8. That's correct, no reinforcement required, the box is very strong, neatly box-jointed at the corners. I've modified mine so the front hinges downwards, a fairly simple bit of woodwork. The top & bottom are 3mm ply so the track is laid on a removable sub-base of 9mm ply & Sundeala board. Mark
  9. Great idea, well executed. I shall await subsequent issues with interest and can possibly offer some content too. The "four square feet" is an interesting definition, it does considerably favour my chosen scale, especially if it's narrow gauge. I wonder if there ought to be a proportionality of layout size to scale? Here's a sneak preview of a micro I'm currently working on, the Holzkastenbahn, German metre gauge 1:160. Roughly box file size but in a solid wooden box, sourced from ebay for not a lot more than a box file costs. Mark
  10. The Farish mechs that we're discussing are like the classic British bikes of which I'm so fond. Ostensibly very simple and basic but requiring skilled assembly ("blueprinting") to make them work well. I suspect they were designed to make production and assembly affordable in a UK operation. Peter Graham-Farish was quite proud that everything they produced was designed and made in the UK. On the plus side of this, the mechanisms are relatively easily servicable and repairable. The Mazak chassis blocks are fine, the variation comes in the plastic armature holder. I've seen the same as Nigel, simply altering the tightness of the fixing screws can make a difference. Other benefits of changing the motor for an enclosed type: more space for lead weight and also a decoder, a cleaner running mechanism with none of that black carbon muck from the brushes. The truly sensible option would be to ditch the chassis entirely and build a new one using the Association's chassis kit and components... Mark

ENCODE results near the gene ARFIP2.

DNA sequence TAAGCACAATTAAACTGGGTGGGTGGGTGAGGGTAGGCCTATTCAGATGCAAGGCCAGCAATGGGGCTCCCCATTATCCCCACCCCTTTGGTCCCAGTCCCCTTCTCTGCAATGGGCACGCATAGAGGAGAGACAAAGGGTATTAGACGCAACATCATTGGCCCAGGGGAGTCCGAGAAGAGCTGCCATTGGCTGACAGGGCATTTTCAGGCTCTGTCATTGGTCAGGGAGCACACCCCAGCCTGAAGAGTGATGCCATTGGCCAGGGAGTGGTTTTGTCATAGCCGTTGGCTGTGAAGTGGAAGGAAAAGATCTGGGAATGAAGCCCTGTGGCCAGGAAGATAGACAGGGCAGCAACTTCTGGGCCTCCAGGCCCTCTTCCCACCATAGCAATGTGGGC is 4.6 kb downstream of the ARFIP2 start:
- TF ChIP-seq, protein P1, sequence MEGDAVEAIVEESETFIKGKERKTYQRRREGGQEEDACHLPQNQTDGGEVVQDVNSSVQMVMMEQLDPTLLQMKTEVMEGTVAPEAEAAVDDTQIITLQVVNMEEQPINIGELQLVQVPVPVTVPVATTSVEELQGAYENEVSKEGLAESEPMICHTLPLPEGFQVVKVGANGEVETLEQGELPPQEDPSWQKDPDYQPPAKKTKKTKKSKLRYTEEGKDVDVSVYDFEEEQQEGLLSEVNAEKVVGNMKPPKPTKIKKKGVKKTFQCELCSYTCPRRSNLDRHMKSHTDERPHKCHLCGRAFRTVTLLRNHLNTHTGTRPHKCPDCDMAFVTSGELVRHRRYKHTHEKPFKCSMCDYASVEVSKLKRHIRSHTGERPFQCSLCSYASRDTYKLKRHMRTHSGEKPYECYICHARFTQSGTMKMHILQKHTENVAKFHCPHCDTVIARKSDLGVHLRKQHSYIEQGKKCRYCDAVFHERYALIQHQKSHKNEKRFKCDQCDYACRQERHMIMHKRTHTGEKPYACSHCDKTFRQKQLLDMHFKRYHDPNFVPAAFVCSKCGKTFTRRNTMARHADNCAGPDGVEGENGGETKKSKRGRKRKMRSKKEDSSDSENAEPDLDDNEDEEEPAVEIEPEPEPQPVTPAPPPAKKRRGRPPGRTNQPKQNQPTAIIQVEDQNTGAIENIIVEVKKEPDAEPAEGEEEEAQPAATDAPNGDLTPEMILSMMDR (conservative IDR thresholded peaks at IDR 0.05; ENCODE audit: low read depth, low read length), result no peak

11. The gear looks very similar Valentin. Got to be worth a try for £1.79. I believe Farish gears of this period are 72DP
  12. Ian, simple answer, yes. The Tramfabriek motor spins very freely compared to the Farish motor. The improved mechanical efficiency alone improves things. The basic "Poole" Farish motor design dates back to at least the early 1980s or maybe even before that. The only change was from 3 pole to 5 pole armatures. They respond well to early feedback controllers (ECM, AMR etc.) but this can will overheat them with bad results for the white plastic bearings. I can personally vouch for that! Farish did not recommend using this type of controller but it was just about the only way to achieve steady slow running. Motor technology, size and cost have all moved on massively so what you're seeing is a vivid illustration of the developments. The Tramfabriek website dedicates a whole section to coreless motor upgrades. Here's an example of a Poole designed Farish class 37 being converted https://www.tramfabriek.nl/gf-class37.html Mark
  13. There's this chap on email in Nigeria with a bob or two going spare...
  14. That bicycling bellend! I wouldn't give a penny-farthing for his thoughts.